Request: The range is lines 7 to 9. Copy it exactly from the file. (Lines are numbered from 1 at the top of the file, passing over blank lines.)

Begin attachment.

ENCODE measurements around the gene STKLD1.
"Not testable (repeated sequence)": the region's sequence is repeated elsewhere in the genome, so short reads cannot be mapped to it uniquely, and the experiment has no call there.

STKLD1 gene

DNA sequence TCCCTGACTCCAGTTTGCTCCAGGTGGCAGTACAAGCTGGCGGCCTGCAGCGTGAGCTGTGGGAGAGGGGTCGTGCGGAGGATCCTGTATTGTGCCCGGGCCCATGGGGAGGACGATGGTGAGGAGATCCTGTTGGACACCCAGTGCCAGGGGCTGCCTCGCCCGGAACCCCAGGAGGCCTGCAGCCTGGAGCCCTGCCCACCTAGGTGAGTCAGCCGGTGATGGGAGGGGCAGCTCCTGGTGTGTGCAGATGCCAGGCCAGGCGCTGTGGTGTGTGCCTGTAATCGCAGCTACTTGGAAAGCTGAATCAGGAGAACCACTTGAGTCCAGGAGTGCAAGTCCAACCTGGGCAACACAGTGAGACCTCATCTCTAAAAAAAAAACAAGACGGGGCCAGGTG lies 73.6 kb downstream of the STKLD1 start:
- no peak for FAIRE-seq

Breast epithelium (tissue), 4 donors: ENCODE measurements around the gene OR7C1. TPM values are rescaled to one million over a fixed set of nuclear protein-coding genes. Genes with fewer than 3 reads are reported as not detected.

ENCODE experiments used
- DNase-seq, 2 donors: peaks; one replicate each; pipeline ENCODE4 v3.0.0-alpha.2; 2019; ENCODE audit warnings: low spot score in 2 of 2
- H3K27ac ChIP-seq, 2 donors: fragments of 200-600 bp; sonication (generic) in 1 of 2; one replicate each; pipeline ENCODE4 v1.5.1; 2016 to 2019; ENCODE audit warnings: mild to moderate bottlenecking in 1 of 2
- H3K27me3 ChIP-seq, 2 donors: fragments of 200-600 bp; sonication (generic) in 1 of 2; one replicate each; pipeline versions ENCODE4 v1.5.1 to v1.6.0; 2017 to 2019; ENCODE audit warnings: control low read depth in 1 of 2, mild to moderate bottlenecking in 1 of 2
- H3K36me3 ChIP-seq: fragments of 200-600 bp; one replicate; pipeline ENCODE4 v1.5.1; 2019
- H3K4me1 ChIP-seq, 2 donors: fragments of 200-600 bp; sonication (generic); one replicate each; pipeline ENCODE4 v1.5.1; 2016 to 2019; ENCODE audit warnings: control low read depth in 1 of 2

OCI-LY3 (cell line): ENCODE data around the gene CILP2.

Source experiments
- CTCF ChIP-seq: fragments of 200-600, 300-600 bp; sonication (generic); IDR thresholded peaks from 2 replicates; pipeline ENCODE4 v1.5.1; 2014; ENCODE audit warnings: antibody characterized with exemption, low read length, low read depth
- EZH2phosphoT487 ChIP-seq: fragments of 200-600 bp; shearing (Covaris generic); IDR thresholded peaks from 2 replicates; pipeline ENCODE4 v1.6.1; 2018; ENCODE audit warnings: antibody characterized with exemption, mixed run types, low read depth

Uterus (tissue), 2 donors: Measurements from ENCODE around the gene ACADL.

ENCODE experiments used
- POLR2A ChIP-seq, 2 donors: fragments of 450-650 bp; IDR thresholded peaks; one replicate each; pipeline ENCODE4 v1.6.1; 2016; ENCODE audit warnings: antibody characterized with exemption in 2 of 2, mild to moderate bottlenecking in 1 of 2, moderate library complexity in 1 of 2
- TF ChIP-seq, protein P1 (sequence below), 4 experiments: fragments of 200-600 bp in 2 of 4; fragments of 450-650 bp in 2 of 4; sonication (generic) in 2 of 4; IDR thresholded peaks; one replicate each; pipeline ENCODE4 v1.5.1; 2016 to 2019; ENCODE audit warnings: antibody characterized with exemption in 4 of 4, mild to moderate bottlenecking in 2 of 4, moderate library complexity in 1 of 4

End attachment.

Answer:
ENCODE experiments used
- DNase-seq, 2 donors: peaks; one replicate each; pipeline ENCODE4 v3.0.0-alpha.2; 2019; ENCODE audit warnings: low spot score in 2 of 2
- H3K27ac ChIP-seq, 2 donors: fragments of 200-600 bp; sonication (generic) in 1 of 2; one replicate each; pipeline ENCODE4 v1.5.1; 2016 to 2019; ENCODE audit warnings: mild to moderate bottlenecking in 1 of 2